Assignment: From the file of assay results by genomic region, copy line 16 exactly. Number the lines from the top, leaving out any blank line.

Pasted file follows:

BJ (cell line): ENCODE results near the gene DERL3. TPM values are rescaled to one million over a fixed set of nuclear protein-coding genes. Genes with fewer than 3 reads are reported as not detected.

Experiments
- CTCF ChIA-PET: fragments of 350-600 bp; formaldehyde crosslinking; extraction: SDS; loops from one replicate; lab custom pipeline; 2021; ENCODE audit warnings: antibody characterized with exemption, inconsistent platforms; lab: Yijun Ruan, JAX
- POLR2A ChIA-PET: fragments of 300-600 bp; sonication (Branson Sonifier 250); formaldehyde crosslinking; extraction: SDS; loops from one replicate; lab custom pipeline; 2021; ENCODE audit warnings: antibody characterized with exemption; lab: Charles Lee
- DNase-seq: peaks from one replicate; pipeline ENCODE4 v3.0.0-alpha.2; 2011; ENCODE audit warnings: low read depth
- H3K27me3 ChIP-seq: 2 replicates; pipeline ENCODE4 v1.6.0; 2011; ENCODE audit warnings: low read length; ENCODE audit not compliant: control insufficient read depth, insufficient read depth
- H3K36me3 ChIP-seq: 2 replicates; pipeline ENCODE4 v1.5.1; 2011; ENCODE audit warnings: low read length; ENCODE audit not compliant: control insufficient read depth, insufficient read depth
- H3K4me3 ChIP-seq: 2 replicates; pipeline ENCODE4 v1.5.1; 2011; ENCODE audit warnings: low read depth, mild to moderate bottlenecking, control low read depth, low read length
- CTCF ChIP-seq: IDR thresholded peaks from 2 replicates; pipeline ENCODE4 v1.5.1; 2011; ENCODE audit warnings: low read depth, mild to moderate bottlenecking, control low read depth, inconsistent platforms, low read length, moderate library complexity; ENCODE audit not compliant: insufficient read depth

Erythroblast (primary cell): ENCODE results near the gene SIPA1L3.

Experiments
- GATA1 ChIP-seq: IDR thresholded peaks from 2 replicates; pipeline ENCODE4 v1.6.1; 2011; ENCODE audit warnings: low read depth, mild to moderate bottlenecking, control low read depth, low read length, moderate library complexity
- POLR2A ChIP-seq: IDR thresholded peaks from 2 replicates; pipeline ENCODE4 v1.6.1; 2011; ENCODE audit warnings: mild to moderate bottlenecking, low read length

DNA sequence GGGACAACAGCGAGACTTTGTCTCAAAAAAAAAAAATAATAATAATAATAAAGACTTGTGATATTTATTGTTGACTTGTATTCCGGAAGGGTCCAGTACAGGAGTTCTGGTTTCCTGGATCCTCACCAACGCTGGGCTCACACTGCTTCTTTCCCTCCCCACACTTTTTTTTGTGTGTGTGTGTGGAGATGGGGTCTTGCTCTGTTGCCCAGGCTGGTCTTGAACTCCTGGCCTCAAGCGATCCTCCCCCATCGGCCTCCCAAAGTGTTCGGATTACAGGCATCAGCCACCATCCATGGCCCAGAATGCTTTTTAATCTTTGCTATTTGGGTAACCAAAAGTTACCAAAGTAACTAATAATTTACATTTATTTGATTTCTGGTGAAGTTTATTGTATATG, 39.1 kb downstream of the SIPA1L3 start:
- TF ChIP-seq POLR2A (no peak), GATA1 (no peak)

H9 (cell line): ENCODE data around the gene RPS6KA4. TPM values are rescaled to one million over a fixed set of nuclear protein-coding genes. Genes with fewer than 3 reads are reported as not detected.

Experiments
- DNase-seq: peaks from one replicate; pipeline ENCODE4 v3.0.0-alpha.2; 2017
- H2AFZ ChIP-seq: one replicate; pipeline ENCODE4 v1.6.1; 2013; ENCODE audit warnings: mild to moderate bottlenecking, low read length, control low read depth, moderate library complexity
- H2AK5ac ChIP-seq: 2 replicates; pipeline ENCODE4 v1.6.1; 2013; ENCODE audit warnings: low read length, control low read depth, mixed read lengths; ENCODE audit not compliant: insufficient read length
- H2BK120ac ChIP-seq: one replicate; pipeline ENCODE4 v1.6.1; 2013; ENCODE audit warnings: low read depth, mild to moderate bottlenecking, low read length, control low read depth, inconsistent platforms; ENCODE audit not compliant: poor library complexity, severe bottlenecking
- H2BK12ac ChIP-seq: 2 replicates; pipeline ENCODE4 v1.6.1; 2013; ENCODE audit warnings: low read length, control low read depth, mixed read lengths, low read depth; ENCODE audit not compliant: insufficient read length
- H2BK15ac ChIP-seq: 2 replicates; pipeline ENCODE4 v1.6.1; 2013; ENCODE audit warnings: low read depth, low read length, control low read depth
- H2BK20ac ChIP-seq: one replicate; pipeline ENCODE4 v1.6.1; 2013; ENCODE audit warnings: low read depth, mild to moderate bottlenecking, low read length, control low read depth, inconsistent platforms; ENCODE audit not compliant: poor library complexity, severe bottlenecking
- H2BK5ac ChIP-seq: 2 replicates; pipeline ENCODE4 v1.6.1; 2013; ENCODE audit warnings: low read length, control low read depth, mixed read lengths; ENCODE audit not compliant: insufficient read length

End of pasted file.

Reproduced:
H9 (cell line): ENCODE data around the gene RPS6KA4. TPM values are rescaled to one million over a fixed set of nuclear protein-coding genes. Genes with fewer than 3 reads are reported as not detected.